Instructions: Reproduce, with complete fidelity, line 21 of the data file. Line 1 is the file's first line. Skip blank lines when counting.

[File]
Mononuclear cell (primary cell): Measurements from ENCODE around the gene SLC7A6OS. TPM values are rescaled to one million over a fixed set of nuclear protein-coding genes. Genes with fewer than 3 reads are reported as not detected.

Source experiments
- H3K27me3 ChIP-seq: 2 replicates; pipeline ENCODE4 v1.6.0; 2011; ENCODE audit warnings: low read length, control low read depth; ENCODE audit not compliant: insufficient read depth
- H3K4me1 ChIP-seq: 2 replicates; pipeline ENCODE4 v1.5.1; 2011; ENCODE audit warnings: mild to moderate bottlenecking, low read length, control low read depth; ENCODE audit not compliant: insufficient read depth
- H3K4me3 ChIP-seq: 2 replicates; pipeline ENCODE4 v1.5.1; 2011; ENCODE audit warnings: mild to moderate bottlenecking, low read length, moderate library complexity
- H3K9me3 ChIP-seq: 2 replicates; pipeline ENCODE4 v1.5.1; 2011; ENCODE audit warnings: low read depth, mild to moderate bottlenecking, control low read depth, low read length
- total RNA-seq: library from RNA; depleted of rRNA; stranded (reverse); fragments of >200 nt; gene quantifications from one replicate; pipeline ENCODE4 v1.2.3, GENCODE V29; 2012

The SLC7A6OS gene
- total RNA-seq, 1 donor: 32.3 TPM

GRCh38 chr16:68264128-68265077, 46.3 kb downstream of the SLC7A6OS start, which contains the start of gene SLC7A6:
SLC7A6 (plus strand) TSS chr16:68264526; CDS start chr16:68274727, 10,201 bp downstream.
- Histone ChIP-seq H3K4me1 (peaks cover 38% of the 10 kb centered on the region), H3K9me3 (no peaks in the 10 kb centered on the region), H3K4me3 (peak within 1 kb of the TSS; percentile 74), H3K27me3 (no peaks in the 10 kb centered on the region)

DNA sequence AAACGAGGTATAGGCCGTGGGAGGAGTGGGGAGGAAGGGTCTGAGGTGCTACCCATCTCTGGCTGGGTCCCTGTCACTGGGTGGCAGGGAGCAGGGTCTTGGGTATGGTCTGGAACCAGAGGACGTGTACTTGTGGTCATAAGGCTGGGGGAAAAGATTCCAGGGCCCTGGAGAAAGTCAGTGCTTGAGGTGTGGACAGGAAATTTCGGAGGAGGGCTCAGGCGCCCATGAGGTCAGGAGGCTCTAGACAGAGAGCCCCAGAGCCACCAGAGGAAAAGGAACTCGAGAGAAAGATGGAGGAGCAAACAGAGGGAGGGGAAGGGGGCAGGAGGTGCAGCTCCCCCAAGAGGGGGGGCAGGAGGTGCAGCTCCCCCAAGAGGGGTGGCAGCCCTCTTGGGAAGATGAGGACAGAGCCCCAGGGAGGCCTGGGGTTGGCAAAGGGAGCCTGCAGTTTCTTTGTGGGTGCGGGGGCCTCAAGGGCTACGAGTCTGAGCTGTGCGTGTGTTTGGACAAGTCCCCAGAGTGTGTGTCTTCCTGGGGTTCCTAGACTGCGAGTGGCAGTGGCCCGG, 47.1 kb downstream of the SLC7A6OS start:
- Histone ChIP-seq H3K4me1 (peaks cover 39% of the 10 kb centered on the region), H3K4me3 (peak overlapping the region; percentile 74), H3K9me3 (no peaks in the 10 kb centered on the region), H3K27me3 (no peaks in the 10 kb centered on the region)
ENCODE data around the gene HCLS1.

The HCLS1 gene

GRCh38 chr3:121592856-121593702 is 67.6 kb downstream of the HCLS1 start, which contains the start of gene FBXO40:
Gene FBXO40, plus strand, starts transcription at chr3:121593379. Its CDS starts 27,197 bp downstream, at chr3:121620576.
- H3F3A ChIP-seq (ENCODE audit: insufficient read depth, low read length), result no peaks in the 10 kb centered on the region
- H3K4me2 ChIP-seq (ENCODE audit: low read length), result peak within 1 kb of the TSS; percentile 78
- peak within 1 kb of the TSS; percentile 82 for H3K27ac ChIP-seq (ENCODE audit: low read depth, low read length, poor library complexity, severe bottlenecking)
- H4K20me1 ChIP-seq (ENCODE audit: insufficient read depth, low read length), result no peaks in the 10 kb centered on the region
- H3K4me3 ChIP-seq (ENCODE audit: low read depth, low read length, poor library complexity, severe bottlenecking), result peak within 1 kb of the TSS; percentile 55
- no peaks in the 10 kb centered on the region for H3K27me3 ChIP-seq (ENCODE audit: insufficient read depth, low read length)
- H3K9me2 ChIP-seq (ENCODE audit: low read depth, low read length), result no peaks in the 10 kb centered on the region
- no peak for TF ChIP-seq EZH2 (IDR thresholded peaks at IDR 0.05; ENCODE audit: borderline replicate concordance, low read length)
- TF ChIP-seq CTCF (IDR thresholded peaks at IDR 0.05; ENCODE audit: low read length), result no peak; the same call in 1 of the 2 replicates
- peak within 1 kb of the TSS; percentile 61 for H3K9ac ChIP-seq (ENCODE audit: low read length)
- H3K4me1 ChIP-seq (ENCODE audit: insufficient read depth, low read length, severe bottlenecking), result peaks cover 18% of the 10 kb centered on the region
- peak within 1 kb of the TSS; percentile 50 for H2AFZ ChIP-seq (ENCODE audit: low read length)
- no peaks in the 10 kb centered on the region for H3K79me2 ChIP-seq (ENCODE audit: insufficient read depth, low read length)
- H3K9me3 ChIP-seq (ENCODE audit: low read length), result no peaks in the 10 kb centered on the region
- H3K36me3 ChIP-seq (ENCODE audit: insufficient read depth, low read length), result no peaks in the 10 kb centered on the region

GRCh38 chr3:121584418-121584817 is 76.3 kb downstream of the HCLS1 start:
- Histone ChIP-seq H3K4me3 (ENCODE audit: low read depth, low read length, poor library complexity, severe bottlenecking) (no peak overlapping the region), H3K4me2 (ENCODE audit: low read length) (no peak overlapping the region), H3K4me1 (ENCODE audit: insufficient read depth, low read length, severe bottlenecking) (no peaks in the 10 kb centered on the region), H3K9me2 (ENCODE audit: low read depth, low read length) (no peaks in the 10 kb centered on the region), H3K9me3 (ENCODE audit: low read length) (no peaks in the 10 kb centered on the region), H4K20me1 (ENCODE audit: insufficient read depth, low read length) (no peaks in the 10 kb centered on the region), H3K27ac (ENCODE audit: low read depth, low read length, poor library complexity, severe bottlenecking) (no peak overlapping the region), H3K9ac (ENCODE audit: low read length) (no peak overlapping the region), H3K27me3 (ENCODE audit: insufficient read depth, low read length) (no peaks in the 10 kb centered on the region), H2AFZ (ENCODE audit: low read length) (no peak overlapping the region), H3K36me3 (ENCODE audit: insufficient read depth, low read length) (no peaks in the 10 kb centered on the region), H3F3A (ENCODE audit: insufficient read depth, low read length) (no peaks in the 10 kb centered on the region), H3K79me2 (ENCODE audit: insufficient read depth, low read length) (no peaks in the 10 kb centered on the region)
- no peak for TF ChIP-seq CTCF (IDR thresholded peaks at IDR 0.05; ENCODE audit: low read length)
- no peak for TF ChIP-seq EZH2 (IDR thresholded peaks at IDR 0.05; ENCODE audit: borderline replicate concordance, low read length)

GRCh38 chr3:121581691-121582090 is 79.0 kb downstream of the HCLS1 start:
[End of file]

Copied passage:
- peak within 1 kb of the TSS; percentile 82 for H3K27ac ChIP-seq (ENCODE audit: low read depth, low read length, poor library complexity, severe bottlenecking)